Posts Tagged ‘Gloucestershire’

Henry III Fine Rolls Blog Sunday 3 April – Saturday 9 April 1261

Monday, April 4th, 2011

In this week in 1261, Henry III remained in the Tower of London, safe from those opposing his resumption of power.  People continued to come to the Tower to obtain writs from the chancery to further their litigation according to the procedures of the common law.  Thirteen such writs were purchased in the week.  This was routine business which did not require the direct involvement of the king.  Henry, however, was involved in an act of measured compassion to a poor man, an act which shows how the poor  could gain access to him. One John Sundy had been accused before the justices in eyre in Oxfordshire of harbouring criminals. He had fled in fear and his chattels had been seized into the king’s hands. Now Henry ‘out of compassion for his poverty and wishing to do him special grace’ ordered the sheriff of Oxfordshire to restore to John his chattels, although he was to pay the king the price at which they had been valued.  The writ to the sheriff, dated [Wednesday] 6 April can be found at no.329 of our translation of the roll for 1260-1261.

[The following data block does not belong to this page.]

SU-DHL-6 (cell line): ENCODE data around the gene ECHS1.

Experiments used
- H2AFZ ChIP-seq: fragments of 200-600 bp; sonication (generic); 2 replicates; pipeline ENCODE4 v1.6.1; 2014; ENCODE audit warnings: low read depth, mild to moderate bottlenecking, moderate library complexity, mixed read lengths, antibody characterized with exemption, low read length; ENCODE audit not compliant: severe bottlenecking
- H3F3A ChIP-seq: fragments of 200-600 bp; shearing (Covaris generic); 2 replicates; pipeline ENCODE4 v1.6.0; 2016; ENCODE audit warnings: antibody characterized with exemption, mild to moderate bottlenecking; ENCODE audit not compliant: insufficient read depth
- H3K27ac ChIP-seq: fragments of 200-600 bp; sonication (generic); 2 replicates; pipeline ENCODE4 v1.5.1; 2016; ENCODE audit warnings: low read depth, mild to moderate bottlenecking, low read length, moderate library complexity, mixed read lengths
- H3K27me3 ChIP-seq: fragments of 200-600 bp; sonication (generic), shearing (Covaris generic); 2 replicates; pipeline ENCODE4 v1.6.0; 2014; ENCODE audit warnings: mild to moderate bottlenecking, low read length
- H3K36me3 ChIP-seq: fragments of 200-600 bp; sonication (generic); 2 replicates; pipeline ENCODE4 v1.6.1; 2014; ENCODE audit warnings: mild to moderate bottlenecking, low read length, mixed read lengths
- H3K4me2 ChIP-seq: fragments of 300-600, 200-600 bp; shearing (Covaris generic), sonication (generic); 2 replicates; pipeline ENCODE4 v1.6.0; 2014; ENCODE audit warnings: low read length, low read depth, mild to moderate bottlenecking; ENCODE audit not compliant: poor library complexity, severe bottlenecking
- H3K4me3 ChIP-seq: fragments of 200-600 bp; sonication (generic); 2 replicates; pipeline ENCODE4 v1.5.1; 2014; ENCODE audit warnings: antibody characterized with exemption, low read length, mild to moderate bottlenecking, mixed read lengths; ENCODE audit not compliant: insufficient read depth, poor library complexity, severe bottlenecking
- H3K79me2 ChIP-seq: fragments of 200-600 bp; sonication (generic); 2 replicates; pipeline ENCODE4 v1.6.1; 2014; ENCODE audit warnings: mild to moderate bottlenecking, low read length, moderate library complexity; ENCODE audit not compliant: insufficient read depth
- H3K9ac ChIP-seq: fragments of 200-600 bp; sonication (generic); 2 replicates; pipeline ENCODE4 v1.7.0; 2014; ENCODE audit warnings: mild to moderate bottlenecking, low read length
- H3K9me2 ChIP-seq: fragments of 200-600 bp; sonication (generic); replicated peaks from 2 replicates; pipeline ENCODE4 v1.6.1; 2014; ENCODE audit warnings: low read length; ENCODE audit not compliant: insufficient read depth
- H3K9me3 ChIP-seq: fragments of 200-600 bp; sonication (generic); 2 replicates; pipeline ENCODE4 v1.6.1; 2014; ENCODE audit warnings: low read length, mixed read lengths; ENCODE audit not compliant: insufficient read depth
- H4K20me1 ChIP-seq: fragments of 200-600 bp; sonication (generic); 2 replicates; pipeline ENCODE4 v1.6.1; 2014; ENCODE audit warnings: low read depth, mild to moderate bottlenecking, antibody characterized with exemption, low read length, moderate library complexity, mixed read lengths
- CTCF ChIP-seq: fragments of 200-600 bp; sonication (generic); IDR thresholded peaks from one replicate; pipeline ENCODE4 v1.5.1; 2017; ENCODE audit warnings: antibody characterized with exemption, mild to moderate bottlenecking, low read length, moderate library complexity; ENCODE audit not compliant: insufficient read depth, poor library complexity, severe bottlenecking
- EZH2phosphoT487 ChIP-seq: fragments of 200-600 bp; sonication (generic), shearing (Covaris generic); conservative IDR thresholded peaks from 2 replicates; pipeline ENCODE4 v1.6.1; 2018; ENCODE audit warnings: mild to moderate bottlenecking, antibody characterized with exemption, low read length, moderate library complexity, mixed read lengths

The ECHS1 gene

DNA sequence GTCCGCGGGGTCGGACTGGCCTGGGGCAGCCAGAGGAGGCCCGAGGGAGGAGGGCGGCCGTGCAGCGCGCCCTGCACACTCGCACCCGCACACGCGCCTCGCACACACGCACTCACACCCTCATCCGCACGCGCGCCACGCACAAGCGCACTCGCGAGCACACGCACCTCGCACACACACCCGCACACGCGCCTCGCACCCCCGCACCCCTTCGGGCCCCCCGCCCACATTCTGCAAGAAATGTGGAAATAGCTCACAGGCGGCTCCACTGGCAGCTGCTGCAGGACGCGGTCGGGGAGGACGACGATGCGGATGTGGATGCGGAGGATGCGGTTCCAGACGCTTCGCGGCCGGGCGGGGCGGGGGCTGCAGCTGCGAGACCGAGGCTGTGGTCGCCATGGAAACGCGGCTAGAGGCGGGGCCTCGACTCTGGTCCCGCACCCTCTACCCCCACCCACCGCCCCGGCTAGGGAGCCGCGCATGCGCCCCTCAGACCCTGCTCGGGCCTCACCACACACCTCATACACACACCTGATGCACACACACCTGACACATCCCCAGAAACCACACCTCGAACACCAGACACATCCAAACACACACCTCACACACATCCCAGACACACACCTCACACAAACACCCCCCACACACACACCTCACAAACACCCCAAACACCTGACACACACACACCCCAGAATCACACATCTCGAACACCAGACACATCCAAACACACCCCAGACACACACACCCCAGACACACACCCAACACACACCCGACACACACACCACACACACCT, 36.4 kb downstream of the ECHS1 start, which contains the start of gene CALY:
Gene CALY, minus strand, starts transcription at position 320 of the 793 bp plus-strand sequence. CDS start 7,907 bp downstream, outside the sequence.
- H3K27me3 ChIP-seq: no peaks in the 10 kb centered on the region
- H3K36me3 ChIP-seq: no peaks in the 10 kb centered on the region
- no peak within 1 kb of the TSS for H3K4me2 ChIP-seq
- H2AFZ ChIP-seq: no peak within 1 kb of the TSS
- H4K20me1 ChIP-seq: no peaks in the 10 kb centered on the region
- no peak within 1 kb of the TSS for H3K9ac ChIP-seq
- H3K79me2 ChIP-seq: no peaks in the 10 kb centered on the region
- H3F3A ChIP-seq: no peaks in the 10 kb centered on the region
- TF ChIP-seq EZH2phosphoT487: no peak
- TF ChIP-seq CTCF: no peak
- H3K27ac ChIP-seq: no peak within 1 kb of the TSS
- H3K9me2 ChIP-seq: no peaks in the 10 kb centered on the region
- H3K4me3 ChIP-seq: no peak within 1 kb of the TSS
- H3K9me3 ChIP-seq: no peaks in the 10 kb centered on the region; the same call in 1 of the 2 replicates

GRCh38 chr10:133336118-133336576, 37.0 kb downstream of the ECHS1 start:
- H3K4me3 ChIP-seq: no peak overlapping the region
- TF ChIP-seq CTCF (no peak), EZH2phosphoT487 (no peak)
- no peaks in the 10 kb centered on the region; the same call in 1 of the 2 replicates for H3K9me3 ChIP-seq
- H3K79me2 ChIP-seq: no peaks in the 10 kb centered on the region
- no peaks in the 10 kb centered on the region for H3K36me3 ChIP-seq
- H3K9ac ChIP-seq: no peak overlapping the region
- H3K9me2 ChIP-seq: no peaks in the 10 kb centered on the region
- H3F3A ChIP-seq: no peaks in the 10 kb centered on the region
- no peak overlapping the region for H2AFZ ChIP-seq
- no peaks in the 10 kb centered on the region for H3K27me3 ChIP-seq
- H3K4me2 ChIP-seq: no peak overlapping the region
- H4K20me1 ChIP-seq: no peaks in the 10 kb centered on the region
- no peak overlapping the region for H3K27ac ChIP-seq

More generally the week saw some relaxation in the political tension. Henry had shaken off the conciliar control imposed on him in 1258, but had yet to proclaim his wholesale rejection of the scheme of reform known as the Provisions of Oxford. Instead, earlier in March, he had  drawn up a long list of complaints about the way the council had behaved, and agreed to submit these to some form of arbitration.  In this week (as last), the justiciar imposed on Henry by  the reform regime, Hugh Despencer, was with the king in the Tower and still acknowledged as holding his office. Hugh was very close to Simon de Montfort and on 9 April, Henry allowed him  to authorise a  writ  allowing Montfort to have timber for the manor of Rodley  in Gloucesteshire.  Rodley was a property Montfort had managed to prize from the king in 1259, much to Henry’s anger. This, therefore, was a considerable favour to the man now emerging as the chief opponent of the king’s recovery of power.  We may wonder whether it was genuine act of conciliation, in the hope of some settlement, or whether Henry was just playing for time until he should receive the papal letters quashing the Provisions altogether.